Paralyzed Man Walks Again Due to This Breakthrough Technology
Thanks to a huge amount of determination, a team of UCLA scientists and some technology manufactured by Ekso Bionics, Mark Pollock, age 39, was able to take thousands of steps over the course of an intensive five-day training session – and for another two weeks after. Pollock had taken a tragic blow when, weeks before his wedding, a fall out of a window left him paralyzed from the waste down. This study would mark the first time ever that a person with such extensive paralysis would regain sufficient voluntary control over his or her paralyzed limbs enough to the point where he or she could utilize a mobility-enhancing robotic device.
The robotic device, though, was only partly responsible for this miracle. A non-invasive procedure called spinal stimulation helped this process along by helping Pollock to essentially re-learn the sensations of what it felt like to be “connected” to his limbs. Some spinoff benefits, researchers remark, is that these muscle movements spur on other benefits like improved cardiovascular health and muscle tone, even if the likelihood of full recovery is slim.
More About the Technology That Made This Possible
The same research that helped Pollock in this achievement is an advancement of prior research in which electrode arrays were directly implanted onto a person’s spinal cord. This new technique is called “transcutaneous electrical nerve stimulation,” which involves the strategic placement of electrodes onto the skin over the back.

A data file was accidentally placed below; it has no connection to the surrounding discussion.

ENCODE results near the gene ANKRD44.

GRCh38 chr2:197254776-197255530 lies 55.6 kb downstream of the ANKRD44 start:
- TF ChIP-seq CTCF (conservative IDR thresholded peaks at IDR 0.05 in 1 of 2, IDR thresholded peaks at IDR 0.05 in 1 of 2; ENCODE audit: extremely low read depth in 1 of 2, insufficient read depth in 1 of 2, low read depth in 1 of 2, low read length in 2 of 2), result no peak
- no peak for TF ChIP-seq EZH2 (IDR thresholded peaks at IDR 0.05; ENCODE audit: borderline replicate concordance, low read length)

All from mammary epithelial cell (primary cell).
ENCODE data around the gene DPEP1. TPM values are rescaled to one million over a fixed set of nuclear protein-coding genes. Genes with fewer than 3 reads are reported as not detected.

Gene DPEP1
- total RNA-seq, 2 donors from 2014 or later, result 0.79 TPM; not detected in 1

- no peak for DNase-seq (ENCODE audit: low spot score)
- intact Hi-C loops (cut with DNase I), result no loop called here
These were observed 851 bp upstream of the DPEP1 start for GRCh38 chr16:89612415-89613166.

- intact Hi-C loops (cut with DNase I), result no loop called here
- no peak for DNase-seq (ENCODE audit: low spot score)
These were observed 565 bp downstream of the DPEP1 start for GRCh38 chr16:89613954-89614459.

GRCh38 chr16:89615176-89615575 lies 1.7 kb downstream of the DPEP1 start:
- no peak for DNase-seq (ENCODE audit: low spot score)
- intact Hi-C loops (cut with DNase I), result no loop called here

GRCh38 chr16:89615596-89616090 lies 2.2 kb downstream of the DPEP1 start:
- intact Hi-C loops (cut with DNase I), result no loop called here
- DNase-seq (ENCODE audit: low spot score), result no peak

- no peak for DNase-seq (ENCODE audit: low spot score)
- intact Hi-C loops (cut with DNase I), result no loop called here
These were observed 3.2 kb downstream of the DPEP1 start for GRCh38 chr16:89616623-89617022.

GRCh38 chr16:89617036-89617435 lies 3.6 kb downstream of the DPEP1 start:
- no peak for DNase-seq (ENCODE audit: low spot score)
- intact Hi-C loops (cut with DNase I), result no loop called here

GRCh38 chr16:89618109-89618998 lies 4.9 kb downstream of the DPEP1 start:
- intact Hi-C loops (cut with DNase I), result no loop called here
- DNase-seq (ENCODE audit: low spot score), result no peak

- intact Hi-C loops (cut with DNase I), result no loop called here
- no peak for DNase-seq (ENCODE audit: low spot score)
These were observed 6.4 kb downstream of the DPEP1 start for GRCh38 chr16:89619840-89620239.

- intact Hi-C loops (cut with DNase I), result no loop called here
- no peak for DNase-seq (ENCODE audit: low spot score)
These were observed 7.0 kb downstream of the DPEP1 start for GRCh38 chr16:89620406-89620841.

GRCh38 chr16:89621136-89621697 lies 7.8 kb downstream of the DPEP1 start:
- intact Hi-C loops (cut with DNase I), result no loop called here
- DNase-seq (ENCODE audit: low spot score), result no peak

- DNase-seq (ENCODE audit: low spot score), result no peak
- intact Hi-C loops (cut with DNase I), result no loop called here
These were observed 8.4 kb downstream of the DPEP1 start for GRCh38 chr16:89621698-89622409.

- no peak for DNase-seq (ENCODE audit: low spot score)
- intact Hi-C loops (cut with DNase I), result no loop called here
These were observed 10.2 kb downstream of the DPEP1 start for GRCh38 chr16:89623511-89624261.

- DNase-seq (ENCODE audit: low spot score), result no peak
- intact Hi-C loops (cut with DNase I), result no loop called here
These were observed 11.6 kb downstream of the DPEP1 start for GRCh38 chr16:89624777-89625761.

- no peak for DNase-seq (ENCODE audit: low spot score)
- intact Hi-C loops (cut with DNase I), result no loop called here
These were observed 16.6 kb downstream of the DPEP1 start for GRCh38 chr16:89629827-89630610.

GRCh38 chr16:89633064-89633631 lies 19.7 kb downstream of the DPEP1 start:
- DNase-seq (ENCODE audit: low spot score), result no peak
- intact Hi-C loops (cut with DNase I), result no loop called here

In the previous studies, patients only responded involuntarily to the electrical impulses at first; however, progress was seen quickly, as it took only four sessions to see the first signs of voluntary control, which even lasted up to two weeks after.
The improvements seen in this past 18-week study were helped along by the use of buspirone. Administered in the last four weeks of the study, buspirone is a serotonin-mimicking drug that has been shown to “induce walking motions in mice with spinal cord injuries.” All five of the patients, each who had been paralyzed for at least two years, were able to move their legs independently after the study – all without electrical stimulation.
Researcher V. Reggie Edgerton remarks, “It’s as if we’ve reawakened some networks,” referring to the nervous system network responsible for mobility.
Although the technology is years away from being widely available, researchers are optimistic about how it may help to improve the quality of life for those suffering from paralysis, even if they’re never able to make a full recovery. In fact, professor Edgerton says, “For people who are severely injured but not completely paralyzed, there’s every reason to believe that they will have the opportunity to use these types of interventions to further improve their level of function.” He also urges others to help “expand the clinical toolbox” for those with spinal injury, saying that a lot more could be accomplished in advancing this technology if they only had more resources.